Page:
If you haven't been a fan of Stephen King's writing in the past, this trilogy may turn you around. It's not a scary book like "It" or "The Stand", it's so unlike other work and I hope he tries again in the suspense genre.
The trilogy cheap at 3 credits-and so worth the time and money. Really..give it a try!!
16 of 18 people found this review helpful
By Mel on 06-18-15
The Fat Lady Hasn't Sung Yet
Finders Keepers could be a decent stand alone read (in which case the background you'd miss would be insignificant and the foreshadowing would be irrelevant); the plot is okay and the writing never drags, BUT it is the middle of a trilogy which makes it difficult to evaluate. What a-ha moments are tucked into this mid-section; what brilliant tie-ins that might have us looking back from the final act? Without retrospection, FK is a bridge, and a rating is a bit of a hedged bet.
In Finders Keepers, King revisits the theme of Reading, Writing, and Fans, sans the horror element of the axe-wielding Annie Wilkes. The connections to Mr. Mercedes are whispers that at times portend some return to King's signature style of story telling with book number 3, and at other times seem little more than awkward paste-ins for the sake of connecting this bridge to a beginning and an end. What was missing for me in King's foray into the genre of crime thrillers, was the mystery and the thrill. The story was linear with some elements too coincidental to be reasonably acceptable. We know from the beginning the bad guy (Morris) wants the notebooks and the good guy (Pete) has them. The chase is on, and we know whom must survive to facilitate the finale.
King himself, in an interview you may have read in the NY Times, said about his Hodges trilogy: "The most difficult by far (at least for me) is the novel of mystery. “Mr. Mercedes,” “Finders Keepers” and the forthcoming “The Suicide Prince” — the Hodges trilogy — were extremely difficult. I just can’t fathom how people like Agatha Christie, Dorothy Sayers, Peter Robinson and Ruth Rendell are able to do this in book after book." I appreciate that King dares to venture outside the box we fans sometimes want to confine him to, and that he shares it with us. While many loved this installment, it wasn't the nail-biter that I had hoped would propel me into The Suicide Prince. I suppose FK is a respectable crime thriller. King can hardly do wrong with his mad skills, but the more I read, the more I yearned for the Master of Horror to return to his kingdom. I thought this mid-section of the Hodges trilogy was just a little flabby and unspectacular.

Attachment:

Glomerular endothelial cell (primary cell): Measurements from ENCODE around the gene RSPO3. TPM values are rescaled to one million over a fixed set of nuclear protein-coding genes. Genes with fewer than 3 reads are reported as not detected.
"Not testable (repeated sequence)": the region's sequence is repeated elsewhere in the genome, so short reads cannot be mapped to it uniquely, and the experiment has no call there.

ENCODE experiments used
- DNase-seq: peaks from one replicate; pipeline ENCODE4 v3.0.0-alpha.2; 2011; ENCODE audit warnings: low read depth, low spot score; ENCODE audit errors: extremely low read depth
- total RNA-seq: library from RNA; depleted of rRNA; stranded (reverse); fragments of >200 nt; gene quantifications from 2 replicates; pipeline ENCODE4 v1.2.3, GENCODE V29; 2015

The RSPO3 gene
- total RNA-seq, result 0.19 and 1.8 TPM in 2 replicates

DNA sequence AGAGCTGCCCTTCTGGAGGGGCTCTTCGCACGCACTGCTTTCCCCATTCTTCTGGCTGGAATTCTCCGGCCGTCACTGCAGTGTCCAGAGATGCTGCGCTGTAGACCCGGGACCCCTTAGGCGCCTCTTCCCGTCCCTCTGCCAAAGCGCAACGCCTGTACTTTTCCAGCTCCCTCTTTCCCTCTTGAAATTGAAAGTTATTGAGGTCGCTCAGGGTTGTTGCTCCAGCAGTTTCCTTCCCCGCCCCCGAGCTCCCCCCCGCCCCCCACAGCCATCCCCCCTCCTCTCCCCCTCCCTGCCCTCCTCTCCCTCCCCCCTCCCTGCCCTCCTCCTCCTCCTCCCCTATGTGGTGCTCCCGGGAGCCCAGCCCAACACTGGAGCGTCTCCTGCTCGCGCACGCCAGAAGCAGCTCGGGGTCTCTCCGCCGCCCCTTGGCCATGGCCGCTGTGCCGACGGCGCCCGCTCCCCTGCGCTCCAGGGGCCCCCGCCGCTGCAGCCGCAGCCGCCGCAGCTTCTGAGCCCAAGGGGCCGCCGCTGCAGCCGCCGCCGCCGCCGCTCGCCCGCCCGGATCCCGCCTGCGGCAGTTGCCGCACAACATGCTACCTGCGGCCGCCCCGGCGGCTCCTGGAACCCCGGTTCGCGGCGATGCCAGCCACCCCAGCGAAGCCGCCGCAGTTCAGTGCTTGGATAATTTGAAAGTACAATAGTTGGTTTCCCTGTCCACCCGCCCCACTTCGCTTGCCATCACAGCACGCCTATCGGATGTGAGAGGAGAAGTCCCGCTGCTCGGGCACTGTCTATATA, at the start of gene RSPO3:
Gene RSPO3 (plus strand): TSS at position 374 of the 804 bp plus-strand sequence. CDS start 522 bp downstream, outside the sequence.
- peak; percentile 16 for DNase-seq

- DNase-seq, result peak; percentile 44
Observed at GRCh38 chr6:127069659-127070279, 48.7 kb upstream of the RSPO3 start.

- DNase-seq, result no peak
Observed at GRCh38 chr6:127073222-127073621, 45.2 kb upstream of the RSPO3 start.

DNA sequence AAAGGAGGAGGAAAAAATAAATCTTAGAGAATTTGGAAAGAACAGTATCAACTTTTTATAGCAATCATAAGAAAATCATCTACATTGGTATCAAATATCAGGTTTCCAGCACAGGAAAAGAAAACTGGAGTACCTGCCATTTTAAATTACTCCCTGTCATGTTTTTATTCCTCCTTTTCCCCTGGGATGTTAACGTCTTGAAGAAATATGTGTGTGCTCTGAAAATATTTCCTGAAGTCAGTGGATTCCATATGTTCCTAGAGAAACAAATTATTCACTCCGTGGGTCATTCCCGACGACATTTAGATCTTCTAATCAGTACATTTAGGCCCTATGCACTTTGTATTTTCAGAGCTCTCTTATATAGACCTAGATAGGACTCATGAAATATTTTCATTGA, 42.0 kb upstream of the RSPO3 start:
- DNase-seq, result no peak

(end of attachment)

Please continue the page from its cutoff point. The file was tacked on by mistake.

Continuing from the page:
Will Patton is, as usual, fantastic. He captures the killers voice so well that he traps you in this madman's head, you are relieved when Patton lets you out and switches to the gentle voice of young Pete, or the scruffy Detective Hodges. He nails it with each character, both here and in other books I've listened to him narrate.
45 of 54 people found this review helpful